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Scabies (pediatric) in Infant/Neonate
See also in: Anogenital
Other Resources UpToDate PubMed

Scabies (pediatric) in Infant/Neonate

See also in: Anogenital
Contributors: Kimberley R. Zakka MD, MSc, Yun Xue MD, Belinda Tan MD, PhD, Nnenna Agim MD, Susan Burgin MD
Other Resources UpToDate PubMed


This summary discusses pediatric patients. Scabies in adults is addressed separately.

Scabies is a parasitic infestation of the epidermis. It is caused by the obligate human parasite Sarcoptes scabiei var hominis and is transmitted via direct skin-to-skin contact and rarely by fomites. Scabies affects all ethnic groups and socioeconomic levels. It is most common in young children, and the highest prevalence is seen in children younger than 2 years. It is extremely contagious, spreading between individuals who share close contact or living spaces. Frequent outbreaks occur in schools, group homes, and orphanages where direct contact with infested individuals is common. The most common predisposing factors are overcrowding, poverty, poor nutrition, and being undomiciled. Other predisposing conditions include immunocompromised status, HIV infection, and severe intellectual or physical disability.

Symptoms and signs typically develop approximately 3 weeks after the primary infestation. The most common clinical manifestation of scabies in infants is the development of pustules, vesicles, and crusting. The palms and soles, fingers, face, and scalp are most heavily involved. Secondary impetigo and eczematization are also common. The primary symptom of infestation is pruritus, and in young infants who have not developed a coordinated itch response, this may manifest as rubbing the head against a caregiver, irritability, insomnia, and poor feeding.

Crusted scabies (formerly known as Norwegian scabies) is a variant of scabies characterized by profuse proliferation of mites within the epidermis, with subsequent widespread scaly, crusted, or hyperkeratotic papules and plaques. Pruritus may be severe but is usually minimal or absent. It is mainly seen in immunocompromised individuals.


B86 – Scabies

128869009 – Infestation by Sarcoptes scabiei var hominis

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Differential Diagnosis & Pitfalls

  • Infantile acropustulosis – Thought by many authors to be precipitated by scabies.
  • Eosinophilic folliculitis of infancy – Extremely pruritic; scalp involvement may differentiate from scabies.
  • Impetigo – Erythematous vesiculopustular lesions that rupture, forming the pathognomonic honey-colored crust. Lesions may involve the face, neck, and extremities. Scabies may sometimes be impetiginized, so a good history may distinguish primary versus secondary impetigo.
  • Neonatal herpes – Discrete or grouped vesicles on an erythematous base, possibly with systemic symptoms. Tzanck smear from the vesicle reveals multinucleated giant cells.
  • Congenital cutaneous candidiasis – Presents at birth, may affect the nails, and may be associated with placental lesions and inflammation. Potassium hydroxide (KOH) preparation of vesicular contents reveals yeast and pseudohyphae.
  • Cutaneous candidiasis – Affects the intertriginous areas, especially the groin or neck, in the form of confluent erythematous patches with multiple, small satellite pustules. A KOH test from a pustular lesion reveals budding spores and pseudohyphae.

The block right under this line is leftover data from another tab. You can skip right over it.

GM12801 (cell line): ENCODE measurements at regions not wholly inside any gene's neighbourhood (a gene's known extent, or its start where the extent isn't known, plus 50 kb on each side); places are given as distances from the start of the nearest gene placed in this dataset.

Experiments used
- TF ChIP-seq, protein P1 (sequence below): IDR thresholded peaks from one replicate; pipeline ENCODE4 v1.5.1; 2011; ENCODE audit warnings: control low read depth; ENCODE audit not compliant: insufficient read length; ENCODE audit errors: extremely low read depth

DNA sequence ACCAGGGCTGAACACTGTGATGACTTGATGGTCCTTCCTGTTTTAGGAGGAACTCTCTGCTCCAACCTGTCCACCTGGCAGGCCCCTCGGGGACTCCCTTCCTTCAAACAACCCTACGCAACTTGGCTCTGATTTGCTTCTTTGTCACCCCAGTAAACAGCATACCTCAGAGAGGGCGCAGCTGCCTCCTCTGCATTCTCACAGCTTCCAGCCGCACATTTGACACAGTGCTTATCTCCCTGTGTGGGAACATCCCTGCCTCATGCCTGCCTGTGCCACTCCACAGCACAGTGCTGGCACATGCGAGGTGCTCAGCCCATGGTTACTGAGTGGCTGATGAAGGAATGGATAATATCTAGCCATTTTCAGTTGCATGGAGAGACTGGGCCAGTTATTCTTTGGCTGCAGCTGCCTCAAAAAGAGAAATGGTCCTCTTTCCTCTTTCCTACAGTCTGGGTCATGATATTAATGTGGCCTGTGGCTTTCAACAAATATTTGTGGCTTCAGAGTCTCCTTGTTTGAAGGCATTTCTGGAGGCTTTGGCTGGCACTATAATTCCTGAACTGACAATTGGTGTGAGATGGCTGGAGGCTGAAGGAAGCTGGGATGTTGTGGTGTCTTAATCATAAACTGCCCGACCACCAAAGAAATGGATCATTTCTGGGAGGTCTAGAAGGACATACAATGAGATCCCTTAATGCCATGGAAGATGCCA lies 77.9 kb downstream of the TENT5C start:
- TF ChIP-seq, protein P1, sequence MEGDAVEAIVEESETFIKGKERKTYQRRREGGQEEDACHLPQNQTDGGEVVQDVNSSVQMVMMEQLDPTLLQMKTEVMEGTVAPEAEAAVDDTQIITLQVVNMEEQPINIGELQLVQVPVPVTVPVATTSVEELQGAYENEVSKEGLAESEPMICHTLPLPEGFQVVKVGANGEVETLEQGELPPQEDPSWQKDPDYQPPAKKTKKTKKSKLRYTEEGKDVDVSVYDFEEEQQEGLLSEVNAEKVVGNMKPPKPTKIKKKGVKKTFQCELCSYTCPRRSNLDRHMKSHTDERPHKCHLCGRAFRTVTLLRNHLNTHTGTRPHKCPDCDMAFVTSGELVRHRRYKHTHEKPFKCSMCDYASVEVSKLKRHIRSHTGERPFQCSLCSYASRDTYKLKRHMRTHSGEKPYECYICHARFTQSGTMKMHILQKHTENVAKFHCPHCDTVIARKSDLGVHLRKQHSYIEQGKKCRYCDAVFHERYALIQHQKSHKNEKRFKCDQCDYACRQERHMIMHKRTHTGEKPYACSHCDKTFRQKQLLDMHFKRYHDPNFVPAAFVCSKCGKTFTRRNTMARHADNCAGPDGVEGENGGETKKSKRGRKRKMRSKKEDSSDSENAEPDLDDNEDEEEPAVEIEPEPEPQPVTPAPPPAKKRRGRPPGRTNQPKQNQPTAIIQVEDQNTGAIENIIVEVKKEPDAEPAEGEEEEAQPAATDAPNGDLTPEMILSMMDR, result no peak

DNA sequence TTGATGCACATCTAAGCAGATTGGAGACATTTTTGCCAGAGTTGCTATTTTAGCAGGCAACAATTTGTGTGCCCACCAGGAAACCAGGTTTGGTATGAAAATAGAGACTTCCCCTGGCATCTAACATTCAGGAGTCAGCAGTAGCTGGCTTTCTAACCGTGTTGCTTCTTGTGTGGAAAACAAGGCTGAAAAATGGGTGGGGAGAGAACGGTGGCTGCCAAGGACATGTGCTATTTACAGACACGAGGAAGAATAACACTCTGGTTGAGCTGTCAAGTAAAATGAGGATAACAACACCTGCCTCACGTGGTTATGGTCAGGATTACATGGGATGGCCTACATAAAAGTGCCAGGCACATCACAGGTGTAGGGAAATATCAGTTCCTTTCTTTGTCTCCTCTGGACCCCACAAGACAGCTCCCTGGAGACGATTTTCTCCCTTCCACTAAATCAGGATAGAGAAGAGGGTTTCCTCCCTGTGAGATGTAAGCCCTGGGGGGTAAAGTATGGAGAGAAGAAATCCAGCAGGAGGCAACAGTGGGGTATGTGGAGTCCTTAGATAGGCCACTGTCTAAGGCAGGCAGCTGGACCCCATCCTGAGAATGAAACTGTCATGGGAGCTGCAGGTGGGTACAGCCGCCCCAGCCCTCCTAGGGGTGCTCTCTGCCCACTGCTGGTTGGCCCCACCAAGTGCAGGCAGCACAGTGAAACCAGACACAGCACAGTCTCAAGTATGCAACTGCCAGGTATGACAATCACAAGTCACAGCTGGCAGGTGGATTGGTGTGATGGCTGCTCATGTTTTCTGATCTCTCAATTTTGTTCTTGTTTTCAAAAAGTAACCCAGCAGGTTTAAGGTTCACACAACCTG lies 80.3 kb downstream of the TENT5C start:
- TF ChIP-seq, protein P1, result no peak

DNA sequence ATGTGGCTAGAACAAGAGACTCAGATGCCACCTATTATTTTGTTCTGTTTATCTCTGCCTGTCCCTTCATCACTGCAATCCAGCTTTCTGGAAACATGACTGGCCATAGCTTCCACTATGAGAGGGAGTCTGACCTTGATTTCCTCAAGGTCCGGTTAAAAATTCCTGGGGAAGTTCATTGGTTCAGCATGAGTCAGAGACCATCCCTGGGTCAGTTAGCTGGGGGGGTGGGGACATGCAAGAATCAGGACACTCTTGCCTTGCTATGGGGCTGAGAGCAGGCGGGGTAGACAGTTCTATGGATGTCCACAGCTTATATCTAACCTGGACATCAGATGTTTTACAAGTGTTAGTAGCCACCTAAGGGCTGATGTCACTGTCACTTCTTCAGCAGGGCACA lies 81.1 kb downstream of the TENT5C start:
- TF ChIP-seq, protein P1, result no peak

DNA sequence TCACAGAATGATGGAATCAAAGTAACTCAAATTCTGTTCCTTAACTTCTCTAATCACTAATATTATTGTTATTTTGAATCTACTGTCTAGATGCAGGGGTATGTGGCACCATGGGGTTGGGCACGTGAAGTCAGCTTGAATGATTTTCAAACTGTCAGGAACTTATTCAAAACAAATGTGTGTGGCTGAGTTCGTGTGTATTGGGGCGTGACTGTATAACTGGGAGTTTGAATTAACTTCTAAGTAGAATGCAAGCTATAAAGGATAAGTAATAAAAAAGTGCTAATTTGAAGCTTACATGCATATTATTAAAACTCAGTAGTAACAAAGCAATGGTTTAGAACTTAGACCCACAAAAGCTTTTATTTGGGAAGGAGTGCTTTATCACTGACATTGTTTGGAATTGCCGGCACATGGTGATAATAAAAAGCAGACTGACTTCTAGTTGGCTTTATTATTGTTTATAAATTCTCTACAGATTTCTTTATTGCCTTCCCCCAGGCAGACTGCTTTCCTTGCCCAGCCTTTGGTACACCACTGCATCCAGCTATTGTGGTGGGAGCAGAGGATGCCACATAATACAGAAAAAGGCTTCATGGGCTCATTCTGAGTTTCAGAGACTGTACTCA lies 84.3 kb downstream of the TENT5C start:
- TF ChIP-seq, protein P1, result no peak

• Atopic dermatitis – Eczematous lesions with oozing on the face and flexural areas (cubital and popliteal fossa). Lichenification is seen in chronic dermatitis. Burrows are absent, and lesions are not seen in the web spaces.
  • Papular urticaria – A hypersensitivity reaction to a variety of bites, such as mosquitoes, fleas, bedbugs, and mites. There may be a seasonal occurrence. Recurrent episodes of excoriated papular and urticarial lesions on the exposed parts of the extremities (extensor aspect) are the cardinal features. Absence of burrows and family history of itching differentiate this from scabies.
Other differential diagnoses:

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Last Reviewed:02/15/2023
Last Updated:04/06/2023
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Patient Information for Scabies (pediatric) in Infant/Neonate
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Scabies is a common itchy rash seen in children and infants that is highly contagious. It is caused by a small bug known as a mite. (The scientific name of the mite is Sarcoptes scabiei.) The female mite typically enters the skin through skin folds, such as the space between the fingers, and burrows or invades the skin, forming a red "tract." She then proceeds to lay eggs in the skin, which will later hatch into larvae. The first sign of a scabies infection (actually it is an infestation, but the two words tend to be used interchangeably for scabies) is usually several small (1–2 mm) red, crusty bumps on the hands and feet. The skin of infants is often more exposed and more sensitive, and, therefore, these lesions can develop into large blistering lesions or pus-filled bumps. Scabies is extremely itchy because the human immune system forms an allergic reaction to the mite and the eggs that hatch.

Who’s At Risk

Scabies can infect all populations. It is common among children and infants and can be spread rapidly through day cares, nurseries, and households. Scabies is spread through physical contact, and the more exposure you have to an infected person increases the risk for becoming infected yourself, which is why those living in the same household are particularly prone to becoming infected.

Typically the head, neck, palms of the hands, and soles of the feet are spared from the rash.

Signs & Symptoms

Although the entire body may itch, the most common locations for the lesions of scabies in older children and adults include:
  • The areas between the fingers (finger webs)